An ecumenical aid organisation has urged European governments to do more to help refugees from the war in Libya, and warned that continued inaction could damage relations with the Arab world - writes Jonathan Luxmoore.
"The European Union should be helping with resettlement facilities - instead, all we're seeing is the reinforcement of border controls to prevent new arrivals," said Genevieve Jacques, a staffer at La Cimade, an aid group belonging to France's Protestant Federation.
"The governments and peoples of Europe rejoiced at the democratic movement now flourishing in the Arab world. So it's hypocritical and absolutely unacceptable that we're now rejecting the migrants and refugees trying to reach Europe as a result," she said in an interview with ENInews.
Jacques spoke after visiting transit camps on Tunisia's western border that currently house over 200,000 people, mostly former migrant workers displaced by the fighting in Libya between dictator Muammar Gaddafi's troops and opposition forces.
Tunisians showed "extraordinary solidarity" when refugees began arriving in late February, she said, adding that 150,000 migrants have since been repatriated, mostly to Asia and Africa.
However, she added that up to 3,000 have been unable to return home because of war and instability in countries such as Somalia, Sudan and Ivory Coast, and were currently stranded with insufficient food, water and shelter in an isolated desert area of Tunisia.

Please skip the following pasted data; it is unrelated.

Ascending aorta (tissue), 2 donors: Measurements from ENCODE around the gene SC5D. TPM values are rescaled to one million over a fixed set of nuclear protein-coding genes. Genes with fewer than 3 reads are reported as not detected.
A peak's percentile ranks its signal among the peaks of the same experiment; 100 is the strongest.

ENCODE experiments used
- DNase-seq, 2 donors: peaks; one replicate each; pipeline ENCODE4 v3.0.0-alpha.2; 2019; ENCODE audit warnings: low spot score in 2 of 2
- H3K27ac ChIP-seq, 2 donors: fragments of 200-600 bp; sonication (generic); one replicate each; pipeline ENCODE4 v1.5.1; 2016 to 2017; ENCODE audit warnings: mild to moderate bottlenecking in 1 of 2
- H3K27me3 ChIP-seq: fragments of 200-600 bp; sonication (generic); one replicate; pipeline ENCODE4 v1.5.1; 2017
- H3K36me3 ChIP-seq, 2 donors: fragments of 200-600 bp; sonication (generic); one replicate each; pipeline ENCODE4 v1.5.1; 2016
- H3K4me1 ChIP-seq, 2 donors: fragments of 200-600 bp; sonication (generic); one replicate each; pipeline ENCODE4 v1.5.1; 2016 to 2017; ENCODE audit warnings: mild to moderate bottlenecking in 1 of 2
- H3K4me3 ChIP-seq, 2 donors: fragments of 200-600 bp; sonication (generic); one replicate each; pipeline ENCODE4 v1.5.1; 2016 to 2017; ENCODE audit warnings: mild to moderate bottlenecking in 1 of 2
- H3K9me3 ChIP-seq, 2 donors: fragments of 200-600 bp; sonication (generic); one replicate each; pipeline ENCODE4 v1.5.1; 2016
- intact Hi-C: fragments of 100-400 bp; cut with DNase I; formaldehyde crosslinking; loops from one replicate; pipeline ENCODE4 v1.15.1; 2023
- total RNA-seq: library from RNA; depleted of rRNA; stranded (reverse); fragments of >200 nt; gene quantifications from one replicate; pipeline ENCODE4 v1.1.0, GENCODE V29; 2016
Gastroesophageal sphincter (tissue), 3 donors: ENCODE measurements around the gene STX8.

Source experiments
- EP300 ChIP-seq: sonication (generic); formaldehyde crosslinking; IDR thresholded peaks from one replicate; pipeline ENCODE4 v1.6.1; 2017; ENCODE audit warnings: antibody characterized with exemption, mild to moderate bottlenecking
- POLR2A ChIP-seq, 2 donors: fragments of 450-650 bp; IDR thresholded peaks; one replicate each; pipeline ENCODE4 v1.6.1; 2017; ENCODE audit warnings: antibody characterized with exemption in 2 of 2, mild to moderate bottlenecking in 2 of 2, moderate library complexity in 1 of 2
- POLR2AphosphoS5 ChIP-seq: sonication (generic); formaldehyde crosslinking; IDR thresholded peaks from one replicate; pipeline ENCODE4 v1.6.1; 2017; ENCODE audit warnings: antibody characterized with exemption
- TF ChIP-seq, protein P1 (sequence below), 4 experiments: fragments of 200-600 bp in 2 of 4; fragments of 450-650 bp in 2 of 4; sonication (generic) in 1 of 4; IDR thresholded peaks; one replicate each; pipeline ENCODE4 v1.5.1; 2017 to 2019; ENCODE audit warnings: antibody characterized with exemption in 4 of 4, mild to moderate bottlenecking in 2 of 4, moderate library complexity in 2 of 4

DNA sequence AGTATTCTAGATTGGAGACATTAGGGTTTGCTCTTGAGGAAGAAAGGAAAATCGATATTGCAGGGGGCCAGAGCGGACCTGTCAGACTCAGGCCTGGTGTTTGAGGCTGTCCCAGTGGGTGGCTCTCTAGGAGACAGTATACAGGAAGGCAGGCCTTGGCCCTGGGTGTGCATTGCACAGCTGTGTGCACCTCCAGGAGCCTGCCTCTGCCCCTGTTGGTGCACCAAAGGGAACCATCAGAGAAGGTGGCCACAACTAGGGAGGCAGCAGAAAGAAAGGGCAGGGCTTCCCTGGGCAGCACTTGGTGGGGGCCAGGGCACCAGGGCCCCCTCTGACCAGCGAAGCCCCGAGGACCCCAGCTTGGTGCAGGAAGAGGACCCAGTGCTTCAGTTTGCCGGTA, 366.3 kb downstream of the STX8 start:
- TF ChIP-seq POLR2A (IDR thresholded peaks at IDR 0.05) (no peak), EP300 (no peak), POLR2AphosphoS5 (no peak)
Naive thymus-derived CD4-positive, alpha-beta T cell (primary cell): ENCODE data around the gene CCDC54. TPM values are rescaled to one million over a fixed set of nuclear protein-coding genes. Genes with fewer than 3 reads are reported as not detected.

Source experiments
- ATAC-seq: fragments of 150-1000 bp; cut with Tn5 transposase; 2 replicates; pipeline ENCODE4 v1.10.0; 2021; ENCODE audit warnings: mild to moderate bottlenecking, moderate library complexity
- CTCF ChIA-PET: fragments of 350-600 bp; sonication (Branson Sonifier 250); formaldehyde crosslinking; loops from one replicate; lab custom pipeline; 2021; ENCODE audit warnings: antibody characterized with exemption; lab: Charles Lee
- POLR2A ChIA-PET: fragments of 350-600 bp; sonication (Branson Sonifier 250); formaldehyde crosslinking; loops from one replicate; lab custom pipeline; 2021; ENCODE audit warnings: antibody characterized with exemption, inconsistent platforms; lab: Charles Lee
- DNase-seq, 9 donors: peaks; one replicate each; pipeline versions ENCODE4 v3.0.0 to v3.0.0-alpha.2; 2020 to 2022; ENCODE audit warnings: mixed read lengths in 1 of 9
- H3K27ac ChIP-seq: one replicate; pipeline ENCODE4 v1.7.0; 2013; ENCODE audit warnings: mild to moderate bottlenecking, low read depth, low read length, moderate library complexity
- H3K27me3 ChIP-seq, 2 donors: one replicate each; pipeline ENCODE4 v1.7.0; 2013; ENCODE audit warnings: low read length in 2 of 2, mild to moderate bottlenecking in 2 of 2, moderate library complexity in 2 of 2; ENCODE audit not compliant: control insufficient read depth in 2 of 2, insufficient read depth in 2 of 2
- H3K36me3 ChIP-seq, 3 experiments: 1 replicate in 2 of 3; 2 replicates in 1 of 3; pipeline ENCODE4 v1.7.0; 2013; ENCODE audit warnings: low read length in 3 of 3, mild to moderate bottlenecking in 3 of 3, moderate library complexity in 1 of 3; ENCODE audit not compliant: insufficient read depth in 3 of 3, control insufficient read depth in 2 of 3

"The Tunisians told us they'd extended protection and hospitality because they'd just recovered their own dignity in a revolution. But the flow has been so great they can't cope," said Jacques, whose organisation was founded by Protestant students to help refugees at the start of the Second World War.
"This is why we're appealing to European countries to help these people, who have nowhere to go. Instead of putting up new barriers and security fences, we should be offering resettlement space. This is a highly volatile area and we don't know what will happen otherwise."
Over 400,000 people are estimated to have fled Libya since mid-February. Around 22,000 people arriving by boat on the Italian island of Lampedusa have been threatened with forced repatriation by the government of premier Silvio Berlusconi, while many others are reported to have arrived in Malta and other Mediterranean countries.
"If [Europe is] seen as hypocritical and lacking in credibility at this crucial moment, it won't offer sound prospects for a new relationship with our southern neighbours. Nor will it send a good message if Europe responds to these revolutions by just playing the policeman and protecting its borders," she said.
Jacques said the Libyan economy had depended on 1.5 million migrant workers before the fighting, but added that around a tenth of camp inhabitants had already been refugees in the country.
Jacques said La Cimade representatives would urge action at upcoming talks with France's Foreign Ministry and the UN High Commission for Refugees, with support from the Protestant Federation and other church groups.
[With acknowledgements to ENInews. ENInews, formerly Ecumenical News International, is jointly sponsored by the World Council of Churches, the Lutheran World Federation, the World Communion of Reformed Churches and the Conference of European Churches.]